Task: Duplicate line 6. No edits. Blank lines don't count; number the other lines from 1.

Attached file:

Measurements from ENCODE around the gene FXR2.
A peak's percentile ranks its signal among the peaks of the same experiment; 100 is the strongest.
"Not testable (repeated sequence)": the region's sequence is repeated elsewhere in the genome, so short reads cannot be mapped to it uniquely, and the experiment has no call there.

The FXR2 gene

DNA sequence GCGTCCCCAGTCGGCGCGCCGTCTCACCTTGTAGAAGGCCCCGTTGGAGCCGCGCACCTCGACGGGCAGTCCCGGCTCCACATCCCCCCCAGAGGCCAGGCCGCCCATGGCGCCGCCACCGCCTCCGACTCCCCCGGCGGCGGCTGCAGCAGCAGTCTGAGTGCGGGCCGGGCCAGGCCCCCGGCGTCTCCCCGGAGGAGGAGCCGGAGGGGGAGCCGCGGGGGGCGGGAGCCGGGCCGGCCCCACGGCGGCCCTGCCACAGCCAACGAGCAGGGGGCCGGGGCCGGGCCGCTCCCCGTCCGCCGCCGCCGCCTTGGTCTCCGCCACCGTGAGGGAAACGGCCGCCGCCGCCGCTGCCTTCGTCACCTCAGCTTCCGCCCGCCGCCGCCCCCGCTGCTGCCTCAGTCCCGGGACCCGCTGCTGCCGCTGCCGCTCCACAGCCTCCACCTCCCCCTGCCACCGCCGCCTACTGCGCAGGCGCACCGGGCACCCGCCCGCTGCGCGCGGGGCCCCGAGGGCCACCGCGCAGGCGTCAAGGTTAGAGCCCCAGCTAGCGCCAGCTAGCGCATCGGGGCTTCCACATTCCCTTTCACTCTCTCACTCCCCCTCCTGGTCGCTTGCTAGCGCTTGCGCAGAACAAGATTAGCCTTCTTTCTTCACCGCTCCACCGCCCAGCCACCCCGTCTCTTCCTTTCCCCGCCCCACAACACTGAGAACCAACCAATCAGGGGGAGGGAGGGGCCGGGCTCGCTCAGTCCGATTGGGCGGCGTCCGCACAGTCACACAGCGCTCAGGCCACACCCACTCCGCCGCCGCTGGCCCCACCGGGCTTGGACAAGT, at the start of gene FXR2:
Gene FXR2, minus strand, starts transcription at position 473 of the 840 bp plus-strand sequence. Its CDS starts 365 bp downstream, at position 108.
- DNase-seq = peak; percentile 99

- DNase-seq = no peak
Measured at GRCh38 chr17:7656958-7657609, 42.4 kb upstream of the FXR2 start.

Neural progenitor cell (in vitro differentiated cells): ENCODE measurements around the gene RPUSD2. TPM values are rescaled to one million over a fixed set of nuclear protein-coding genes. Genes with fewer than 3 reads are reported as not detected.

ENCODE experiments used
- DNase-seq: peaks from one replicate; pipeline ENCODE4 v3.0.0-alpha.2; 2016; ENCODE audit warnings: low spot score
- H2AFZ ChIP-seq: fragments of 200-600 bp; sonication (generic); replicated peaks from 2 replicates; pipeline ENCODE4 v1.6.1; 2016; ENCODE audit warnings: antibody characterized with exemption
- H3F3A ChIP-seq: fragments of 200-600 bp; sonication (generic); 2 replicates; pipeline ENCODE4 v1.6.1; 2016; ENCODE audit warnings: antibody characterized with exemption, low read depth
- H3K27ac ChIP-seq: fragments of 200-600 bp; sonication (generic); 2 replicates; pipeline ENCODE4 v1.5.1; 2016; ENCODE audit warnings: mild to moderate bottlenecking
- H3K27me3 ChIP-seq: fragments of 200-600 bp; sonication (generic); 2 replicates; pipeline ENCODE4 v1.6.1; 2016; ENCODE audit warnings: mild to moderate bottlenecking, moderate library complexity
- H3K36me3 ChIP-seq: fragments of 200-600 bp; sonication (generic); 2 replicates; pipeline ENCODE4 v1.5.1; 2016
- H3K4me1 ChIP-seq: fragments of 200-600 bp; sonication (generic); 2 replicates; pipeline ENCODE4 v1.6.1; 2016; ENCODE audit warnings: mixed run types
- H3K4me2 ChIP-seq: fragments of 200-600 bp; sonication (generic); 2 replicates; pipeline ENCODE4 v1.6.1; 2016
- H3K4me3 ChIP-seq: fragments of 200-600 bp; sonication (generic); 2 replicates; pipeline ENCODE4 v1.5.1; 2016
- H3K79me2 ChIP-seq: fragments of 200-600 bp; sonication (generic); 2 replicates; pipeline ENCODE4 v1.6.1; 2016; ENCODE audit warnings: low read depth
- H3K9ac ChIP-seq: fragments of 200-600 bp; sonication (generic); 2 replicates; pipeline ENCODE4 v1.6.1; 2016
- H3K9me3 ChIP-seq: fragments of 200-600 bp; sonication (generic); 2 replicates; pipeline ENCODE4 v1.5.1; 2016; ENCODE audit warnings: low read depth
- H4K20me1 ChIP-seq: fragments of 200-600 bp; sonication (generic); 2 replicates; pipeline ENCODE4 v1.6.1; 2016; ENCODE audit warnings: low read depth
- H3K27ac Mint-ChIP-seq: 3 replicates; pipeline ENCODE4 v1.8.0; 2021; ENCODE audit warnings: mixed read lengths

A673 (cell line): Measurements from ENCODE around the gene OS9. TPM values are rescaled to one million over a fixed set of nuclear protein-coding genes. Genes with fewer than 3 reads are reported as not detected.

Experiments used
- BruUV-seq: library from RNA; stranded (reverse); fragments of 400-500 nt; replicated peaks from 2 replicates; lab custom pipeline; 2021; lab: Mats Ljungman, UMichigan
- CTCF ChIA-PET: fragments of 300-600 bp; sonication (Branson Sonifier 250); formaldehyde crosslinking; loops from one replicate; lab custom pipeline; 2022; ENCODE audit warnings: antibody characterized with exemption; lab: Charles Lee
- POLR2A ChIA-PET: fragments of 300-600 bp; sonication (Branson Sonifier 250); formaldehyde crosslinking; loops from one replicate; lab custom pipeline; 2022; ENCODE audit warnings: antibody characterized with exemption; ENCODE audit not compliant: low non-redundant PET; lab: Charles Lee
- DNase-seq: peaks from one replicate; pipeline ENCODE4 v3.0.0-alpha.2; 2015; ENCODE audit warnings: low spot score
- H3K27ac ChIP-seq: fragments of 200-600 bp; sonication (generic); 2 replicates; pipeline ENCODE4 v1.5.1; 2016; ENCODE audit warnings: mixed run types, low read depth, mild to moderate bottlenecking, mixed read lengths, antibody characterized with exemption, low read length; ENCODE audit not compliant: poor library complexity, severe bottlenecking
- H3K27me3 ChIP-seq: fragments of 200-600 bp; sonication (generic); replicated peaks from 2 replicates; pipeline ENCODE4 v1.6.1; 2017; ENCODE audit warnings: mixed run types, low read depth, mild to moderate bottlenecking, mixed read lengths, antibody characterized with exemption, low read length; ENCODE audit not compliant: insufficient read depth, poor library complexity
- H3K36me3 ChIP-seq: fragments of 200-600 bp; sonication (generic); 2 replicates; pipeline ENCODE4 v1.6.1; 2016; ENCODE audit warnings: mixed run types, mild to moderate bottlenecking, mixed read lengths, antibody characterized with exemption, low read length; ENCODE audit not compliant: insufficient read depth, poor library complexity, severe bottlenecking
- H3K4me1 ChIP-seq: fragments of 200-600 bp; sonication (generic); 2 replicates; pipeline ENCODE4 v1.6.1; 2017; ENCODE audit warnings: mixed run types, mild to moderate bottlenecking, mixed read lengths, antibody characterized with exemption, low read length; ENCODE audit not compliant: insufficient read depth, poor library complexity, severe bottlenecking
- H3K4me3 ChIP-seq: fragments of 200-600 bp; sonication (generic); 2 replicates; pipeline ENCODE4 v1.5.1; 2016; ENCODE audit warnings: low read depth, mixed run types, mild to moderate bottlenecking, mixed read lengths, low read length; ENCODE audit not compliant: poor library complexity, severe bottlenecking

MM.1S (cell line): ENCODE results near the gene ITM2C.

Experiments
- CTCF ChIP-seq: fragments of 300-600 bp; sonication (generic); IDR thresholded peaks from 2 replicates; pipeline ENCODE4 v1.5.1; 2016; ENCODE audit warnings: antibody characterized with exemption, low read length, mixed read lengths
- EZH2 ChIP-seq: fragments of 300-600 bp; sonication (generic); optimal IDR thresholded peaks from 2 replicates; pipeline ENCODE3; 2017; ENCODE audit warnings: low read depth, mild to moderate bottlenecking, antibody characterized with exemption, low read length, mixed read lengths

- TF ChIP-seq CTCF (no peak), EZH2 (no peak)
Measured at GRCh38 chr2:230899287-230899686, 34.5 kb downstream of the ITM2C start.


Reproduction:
Gene FXR2, minus strand, starts transcription at position 473 of the 840 bp plus-strand sequence. Its CDS starts 365 bp downstream, at position 108.